My dog has diarea and is nat eatting as much as usual. nHisw energy is fine and his nose is cool and moist.
Type of Animal: Cocker 5 years old
Name of Animal: Cowboy
I am feeding him boiled hamburger, rice, yogourt,pumpkin and a little Pepto Bismal. I have 4 dogs so I gave him a little corn to make sure it was him that is having problem. Where I live it is very hot now 105 degrees could that be the problem?
Thank you for your question.The corn was a good 'test' to determine that it was Cowboy.How long has he had diarrhea now?Any vomiting?How long have you been treating him?Can you describe the diarrhea he is passing? Color?(ie watery, with mucus, blood, cranberry jelly material, etc)
He has had the diarea for about 4 nights. No vomiting. Treating him for 2 days, It is mostly runny with no hunks of anything and it appears to be grainy. No blood in it. It seems to be getting better. Again it only hapens at night. There is no evidence of diarea or soft stool in the yard. Darnded thing I have ever seen. It is very hot here for the season. Could he be affected by the 105 tempature outside?
I havew answered the above queswtions 2 times. How long doesw this proceswsw take? How many times do I answer the same question?
Thank you for the additional information.The increased heat can make them be a bit lethargic and eat less, but it usually doesn't have a bearing on diarrhea (otherwise we might see them all with diarrhea in the heat). Rather it is possible that the stress of it could compromise his immune system enough to allow a secondary agent (ie bacterial, possibly viral or parasitic) was able to upset his GI and cause the diarrhea.The diarrhea at night isn't really suggestive of anything in particular. It may be that he is outside more at that point, or its about the gut transit time from when he had his last meal (normally 24hr but can be shorted with sick guts). As well, if he is perhaps more relaxed at night, he is more prone to needing to go then. That all said, there isn't any disease that would manifest in that way.Your supportive cares measures there are good, as the easily digestible diet will help ensure the compromised gut is able to get nutrients in (rather then losing it all to diarrhea). And the pepto does slow down the diarrhea so that again he gets better re-uptake of food/water and hopefully prevents the risk of dehydration (big concern here with this weather you are having). You haven't mentioned the dose, but Pepto is usually given at a rate of 0.5 to 1.5 ml per pound of body weigh daily (LINK). Now I would say you do want to monitor his drinking as well. All too often, they will drink but not enough to balance the water loss in the diarrhea. And that potential for dehydration coupled with the hot weather, makes this all the more serious. Signs of dehydration can include a skin tent (when you pull the skin up on the back of neck, it should snap right back. You can compare it to your own skin elasticity or the other dogs), tacky/dry gums or sunken eyes (late stage). So, I would keep a close eye and consider supplementing him as well.If you are concerned that he is become dehydrated, you can offer or even syringe feed him pedialyte (which will replace electrolytes and not just water). A typical maintenance rate for hydration in an animal is 48 milliliters per kilogram of body weight per day. This value will give you the total he needs for the day (though doesn’t take into account diarrhea losses) and is a good starting point to give you an idea of his daily requirement. You can also add the equivalent fluid loss in the diarrhea to balance him further. If he vomits when you given pedialyte, I would discontinue this as a therapy. (since we don’t want him vomiting more because of our intervention).You have mentioned it is appearing to settle down and he is otherwise well in himself. Of course, if it isn't settling or he deteriorates/becomes dehydrated, then he will need to be seen by his vet for treatment (ie antibiotics).Otherwise, in this case, then you can continue treatment for the week to see if it does completely settle. If it doesn't and is still lingering, then consider submitting a fresh fecal sample to your vet for bacterial culture/sensitivity. They will send it to the lab, who will grow the bacteria present, identify it, and tell you antibiotic will clear it.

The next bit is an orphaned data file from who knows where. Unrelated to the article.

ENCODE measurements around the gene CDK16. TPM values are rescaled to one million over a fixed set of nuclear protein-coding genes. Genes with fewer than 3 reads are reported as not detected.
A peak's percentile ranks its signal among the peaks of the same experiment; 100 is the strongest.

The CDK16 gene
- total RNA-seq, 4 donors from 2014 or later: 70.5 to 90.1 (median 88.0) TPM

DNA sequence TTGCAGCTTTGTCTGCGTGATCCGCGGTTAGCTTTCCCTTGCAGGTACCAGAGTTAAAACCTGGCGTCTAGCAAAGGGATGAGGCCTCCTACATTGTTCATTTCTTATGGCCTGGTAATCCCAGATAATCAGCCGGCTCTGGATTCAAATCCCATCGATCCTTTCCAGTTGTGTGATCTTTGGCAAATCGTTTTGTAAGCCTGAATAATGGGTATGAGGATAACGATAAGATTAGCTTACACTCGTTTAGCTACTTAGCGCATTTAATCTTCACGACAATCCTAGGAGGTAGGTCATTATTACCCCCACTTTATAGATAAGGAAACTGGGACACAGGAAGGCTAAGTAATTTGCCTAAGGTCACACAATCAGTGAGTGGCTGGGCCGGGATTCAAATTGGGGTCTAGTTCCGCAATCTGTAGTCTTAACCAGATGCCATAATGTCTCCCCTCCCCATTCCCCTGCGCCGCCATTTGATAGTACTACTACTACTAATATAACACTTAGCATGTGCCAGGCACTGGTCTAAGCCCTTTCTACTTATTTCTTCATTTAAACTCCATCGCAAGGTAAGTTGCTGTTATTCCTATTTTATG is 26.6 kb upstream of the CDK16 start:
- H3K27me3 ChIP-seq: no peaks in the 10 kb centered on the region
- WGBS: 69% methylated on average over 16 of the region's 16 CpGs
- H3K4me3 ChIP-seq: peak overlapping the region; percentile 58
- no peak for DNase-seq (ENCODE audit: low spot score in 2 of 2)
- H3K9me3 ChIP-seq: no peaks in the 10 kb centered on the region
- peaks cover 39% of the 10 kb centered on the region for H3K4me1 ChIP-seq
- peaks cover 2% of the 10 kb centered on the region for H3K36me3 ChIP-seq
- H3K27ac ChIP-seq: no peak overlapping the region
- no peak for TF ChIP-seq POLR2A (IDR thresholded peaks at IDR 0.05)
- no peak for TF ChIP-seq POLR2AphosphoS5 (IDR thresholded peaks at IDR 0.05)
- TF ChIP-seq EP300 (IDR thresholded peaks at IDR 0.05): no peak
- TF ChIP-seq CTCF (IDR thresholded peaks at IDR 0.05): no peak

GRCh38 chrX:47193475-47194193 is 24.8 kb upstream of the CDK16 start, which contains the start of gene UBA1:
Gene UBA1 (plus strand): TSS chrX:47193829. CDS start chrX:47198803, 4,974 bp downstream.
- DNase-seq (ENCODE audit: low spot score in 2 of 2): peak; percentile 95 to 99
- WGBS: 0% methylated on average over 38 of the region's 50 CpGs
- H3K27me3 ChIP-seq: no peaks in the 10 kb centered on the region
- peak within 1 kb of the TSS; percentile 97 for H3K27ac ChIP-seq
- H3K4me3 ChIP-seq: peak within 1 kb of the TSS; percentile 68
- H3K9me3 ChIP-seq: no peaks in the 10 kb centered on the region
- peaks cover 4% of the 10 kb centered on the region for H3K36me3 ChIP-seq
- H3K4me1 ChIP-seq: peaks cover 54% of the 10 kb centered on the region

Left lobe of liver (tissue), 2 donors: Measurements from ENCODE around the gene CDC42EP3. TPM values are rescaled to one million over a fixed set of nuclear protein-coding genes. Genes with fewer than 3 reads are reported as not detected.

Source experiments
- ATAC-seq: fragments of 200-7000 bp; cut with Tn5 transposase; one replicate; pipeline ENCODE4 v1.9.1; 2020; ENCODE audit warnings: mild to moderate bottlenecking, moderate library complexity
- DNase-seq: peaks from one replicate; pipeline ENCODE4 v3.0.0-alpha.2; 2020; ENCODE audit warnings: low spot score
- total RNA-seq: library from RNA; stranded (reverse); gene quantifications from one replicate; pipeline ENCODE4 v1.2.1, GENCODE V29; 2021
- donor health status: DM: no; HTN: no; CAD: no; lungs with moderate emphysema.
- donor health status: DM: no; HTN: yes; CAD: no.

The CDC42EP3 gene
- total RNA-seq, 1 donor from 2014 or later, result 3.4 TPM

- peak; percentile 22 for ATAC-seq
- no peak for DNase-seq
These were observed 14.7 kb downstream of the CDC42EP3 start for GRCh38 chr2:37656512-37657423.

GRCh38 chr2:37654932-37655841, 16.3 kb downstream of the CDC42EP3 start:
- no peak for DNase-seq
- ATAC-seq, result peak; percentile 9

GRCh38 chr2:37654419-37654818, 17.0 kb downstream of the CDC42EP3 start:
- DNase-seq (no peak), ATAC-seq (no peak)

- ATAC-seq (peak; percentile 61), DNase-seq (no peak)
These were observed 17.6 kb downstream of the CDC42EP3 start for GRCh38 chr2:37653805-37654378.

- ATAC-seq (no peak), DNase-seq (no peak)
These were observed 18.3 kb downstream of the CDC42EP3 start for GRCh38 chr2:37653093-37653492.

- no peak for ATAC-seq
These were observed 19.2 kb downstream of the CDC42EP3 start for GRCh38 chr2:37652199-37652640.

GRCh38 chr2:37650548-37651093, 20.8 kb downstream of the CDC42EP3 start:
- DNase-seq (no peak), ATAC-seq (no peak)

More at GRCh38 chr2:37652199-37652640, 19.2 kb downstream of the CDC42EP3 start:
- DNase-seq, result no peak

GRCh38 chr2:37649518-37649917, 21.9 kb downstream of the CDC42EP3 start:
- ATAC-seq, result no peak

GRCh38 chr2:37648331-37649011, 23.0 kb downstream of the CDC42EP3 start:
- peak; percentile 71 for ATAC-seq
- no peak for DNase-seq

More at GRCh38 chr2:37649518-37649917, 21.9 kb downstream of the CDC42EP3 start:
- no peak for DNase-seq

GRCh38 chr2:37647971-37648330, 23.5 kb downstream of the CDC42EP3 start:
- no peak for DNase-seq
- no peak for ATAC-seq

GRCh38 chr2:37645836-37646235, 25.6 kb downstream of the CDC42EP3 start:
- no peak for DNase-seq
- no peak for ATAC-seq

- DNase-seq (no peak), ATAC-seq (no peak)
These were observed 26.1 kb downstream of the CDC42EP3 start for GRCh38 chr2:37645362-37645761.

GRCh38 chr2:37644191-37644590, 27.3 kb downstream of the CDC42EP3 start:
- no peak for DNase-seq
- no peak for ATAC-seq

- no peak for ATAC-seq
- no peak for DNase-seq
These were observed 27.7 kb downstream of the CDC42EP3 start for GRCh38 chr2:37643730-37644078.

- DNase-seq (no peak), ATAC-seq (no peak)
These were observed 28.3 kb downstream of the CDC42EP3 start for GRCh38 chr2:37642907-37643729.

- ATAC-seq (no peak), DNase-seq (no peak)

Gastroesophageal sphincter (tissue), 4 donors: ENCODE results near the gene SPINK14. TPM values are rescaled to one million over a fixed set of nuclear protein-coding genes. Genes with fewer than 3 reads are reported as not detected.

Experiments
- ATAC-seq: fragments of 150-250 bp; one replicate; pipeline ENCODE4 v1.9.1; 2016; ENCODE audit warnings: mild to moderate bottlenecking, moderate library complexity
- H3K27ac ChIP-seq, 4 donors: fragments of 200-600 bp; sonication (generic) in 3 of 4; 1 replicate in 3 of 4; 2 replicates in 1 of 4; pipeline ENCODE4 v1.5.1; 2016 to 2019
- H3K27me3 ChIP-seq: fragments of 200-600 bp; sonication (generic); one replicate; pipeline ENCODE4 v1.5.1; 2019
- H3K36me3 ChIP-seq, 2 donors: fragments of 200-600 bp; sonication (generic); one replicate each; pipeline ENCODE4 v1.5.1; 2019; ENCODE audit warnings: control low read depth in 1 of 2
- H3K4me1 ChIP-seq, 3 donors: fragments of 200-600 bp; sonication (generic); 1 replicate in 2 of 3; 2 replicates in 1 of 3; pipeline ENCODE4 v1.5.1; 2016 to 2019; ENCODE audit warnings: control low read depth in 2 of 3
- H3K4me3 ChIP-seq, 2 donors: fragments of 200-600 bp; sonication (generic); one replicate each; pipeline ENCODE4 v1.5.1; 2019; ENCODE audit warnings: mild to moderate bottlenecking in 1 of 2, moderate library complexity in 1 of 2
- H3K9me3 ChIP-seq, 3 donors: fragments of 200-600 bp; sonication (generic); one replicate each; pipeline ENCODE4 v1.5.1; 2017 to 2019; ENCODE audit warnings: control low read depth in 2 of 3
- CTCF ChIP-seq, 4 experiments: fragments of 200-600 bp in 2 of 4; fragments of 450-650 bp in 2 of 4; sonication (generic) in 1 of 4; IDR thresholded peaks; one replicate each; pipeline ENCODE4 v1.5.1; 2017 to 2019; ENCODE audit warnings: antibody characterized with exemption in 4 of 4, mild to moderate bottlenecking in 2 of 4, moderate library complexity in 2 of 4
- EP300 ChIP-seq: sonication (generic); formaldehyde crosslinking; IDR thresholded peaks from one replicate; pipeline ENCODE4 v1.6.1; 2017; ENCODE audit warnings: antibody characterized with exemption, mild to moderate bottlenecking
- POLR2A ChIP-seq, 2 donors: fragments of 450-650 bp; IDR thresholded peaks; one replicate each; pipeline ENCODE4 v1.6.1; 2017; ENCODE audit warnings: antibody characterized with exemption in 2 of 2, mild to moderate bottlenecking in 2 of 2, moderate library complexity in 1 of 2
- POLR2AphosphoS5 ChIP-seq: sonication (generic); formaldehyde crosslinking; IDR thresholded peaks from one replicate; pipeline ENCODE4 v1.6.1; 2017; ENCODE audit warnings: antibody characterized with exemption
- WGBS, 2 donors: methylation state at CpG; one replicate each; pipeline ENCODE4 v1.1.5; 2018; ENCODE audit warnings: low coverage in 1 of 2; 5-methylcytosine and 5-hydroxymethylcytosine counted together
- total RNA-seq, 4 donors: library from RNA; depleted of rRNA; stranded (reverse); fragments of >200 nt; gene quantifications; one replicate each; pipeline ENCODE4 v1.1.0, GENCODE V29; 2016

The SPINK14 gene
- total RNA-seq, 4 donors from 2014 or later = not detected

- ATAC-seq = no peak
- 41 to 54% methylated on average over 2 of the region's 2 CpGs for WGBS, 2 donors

I hope this information is helpful. Please do let me know if you have any further questions. If you have no further questions, feedback is always appreciated.
All the best,
PS- It does take a wee bit of time, once you answer the questions, for me to type you a full answer. I could be more brief perhaps but wanted to give you all my thoughts about what is going on with Cowboy.
General practice veterinary surgeon with a special interest in cats & fish.